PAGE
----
Learn more about Crew-5 here.

Jonathan Deal, a public affairs specialist, supports Marshall’s Office of Strategic Analysis & Communications.

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Access Cards to be Scanned at All Redstone Arsenal Gates Beginning April 28

Redstone Arsenal gate guards will check and scan the identification of all individuals – drivers and passengers – entering the installation for a two-week period beginning April 28 through May 12. For NASA personnel, this means scanning state-issued driver’s licenses that are registered in the Automated Installation Entry system. During the 100% check periods, automated access initiatives including facial recognition and RFID lanes may be curtailed.

The 100% ID check is part of an initiative to revalidate the Army’s installation access model and inform labor force support requirements. The data gathered will help determine security guard manning requirements by tracking the volume per hour, per lane. A second round of mandated checks will run from June 1-14.

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Take 5 with Don Krupp

Don Krupp.

By Wayne Smith

Don Krupp says he can thank his high school buddies for inspiring him to pursue a career path that eventually led him to NASA’s Marshall Space Flight Center.

Krupp, the associate program manager for the Human Landing System (HLS), said he was competing to be his high school’s class valedictorian with two of his friends, falling just short of the honor by .02 points. After graduation, Krupp wasn’t sure what he wanted to study at Tennessee Technical University (TTU).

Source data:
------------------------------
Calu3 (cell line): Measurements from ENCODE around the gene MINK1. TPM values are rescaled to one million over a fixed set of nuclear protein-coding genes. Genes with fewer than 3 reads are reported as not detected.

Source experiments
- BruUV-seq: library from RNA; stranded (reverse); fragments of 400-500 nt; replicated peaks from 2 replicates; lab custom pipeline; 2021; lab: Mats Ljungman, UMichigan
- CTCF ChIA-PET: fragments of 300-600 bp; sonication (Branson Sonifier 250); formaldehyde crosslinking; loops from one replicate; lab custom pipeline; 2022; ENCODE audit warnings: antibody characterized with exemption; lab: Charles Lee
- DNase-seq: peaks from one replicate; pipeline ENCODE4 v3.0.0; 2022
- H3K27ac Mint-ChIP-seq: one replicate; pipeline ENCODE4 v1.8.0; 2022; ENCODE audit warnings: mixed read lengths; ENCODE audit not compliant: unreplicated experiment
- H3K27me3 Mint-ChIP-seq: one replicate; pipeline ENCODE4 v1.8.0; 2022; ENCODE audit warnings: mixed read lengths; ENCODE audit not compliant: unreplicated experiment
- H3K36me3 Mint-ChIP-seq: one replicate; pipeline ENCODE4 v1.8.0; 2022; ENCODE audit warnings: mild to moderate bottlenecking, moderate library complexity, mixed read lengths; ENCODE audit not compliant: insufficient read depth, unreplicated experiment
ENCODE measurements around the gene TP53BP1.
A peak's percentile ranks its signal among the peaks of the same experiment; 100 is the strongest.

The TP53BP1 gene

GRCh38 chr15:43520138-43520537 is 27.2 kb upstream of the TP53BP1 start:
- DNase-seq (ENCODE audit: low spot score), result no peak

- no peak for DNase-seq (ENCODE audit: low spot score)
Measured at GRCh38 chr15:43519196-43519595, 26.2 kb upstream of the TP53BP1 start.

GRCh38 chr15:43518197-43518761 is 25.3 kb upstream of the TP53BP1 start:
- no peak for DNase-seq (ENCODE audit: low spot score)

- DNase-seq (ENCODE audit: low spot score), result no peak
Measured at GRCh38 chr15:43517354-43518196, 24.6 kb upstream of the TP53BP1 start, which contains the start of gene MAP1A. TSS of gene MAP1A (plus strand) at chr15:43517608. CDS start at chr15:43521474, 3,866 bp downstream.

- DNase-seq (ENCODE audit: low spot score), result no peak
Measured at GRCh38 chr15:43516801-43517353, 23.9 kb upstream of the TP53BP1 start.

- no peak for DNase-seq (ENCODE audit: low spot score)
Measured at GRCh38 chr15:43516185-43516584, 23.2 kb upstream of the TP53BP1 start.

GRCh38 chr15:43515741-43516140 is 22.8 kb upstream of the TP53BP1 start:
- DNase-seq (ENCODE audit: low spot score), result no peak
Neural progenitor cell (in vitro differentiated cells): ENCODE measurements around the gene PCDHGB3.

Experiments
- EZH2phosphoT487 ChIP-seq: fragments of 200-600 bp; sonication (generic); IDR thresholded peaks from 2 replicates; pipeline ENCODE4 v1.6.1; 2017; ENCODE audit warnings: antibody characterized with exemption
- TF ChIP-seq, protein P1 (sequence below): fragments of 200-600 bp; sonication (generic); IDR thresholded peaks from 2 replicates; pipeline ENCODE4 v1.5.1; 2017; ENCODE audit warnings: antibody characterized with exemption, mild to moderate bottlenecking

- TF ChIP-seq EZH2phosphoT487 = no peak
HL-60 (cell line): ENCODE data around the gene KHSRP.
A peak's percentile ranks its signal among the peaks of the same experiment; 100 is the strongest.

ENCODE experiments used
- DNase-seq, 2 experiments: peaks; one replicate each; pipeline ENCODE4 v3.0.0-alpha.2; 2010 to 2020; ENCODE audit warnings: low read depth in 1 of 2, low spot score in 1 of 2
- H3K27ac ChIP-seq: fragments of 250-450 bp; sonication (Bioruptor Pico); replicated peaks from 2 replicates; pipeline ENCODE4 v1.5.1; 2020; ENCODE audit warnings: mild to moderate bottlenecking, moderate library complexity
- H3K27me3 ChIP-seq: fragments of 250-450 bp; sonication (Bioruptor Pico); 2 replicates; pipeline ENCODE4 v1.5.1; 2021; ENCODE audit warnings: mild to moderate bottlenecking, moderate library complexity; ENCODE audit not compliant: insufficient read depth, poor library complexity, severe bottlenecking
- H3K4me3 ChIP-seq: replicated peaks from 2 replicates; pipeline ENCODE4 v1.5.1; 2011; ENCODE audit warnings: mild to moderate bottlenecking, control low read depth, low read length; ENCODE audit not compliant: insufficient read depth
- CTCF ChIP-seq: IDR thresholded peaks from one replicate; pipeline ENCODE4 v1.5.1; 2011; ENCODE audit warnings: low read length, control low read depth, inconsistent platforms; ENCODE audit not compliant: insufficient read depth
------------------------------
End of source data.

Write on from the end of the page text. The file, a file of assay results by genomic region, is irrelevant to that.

“Since they planned to study mechanical engineering at TTU, the competitive side of me decided to also study engineering, but I chose electrical engineering because I was told it was the hardest of the engineering curriculums at TTU,” Krupp said.

As he neared graduation and earning that engineering degree, Krupp was signing up for as many on-campus job interviews as possible.

“One day I noticed that there was going to be 12 on-campus interviews with NASA,” he said. “I woke up at 5:00 a.m. on the day the sign-up list was posted (yes, I’m so old that we actually used paper sign-up lists) to get one of the 12 interview spots. After the interview, I didn’t hear anything until five months later, three months after I graduated, and I had a phone interview with Marshall. I received a job offer the next day without an in-person interview or site visit. To be truthful, I wasn’t really sure where Marshall was located when I accepted the job.”

Following the interesting path that led him to Marshall 34 years ago, Krupp still enjoys his work.

“I can count on one hand the number of days that I didn’t jump out of bed knowing that I got to go to work at MSFC!”

Question: What are your primary responsibilities as associate program manager for the Human Landing System?

Krupp: In addition to advising and assisting the HLS program manager, I am responsible for all program office business operations, strategic planning and communication, staffing, data management, export control, and cybersecurity for the program. I also serve as the primary liaison between the program office and the center’s governing councils and committees.

Question: What excites you most about the future of human space exploration and your team’s role in it?

Krupp: I’m most excited that the agency, Congress, and the nation have embraced the plans to return humans to the Moon’s surface. I’m also extremely excited that the HLS program is partnering with industry in new, never attempted ways to not only allow NASA astronauts to land on the lunar surface, but also enabling commercial endeavors on the Moon. HLS is the key to providing human access to the surface of both the Moon and eventually, Mars.

Question: What has been the proudest moment of your career and why?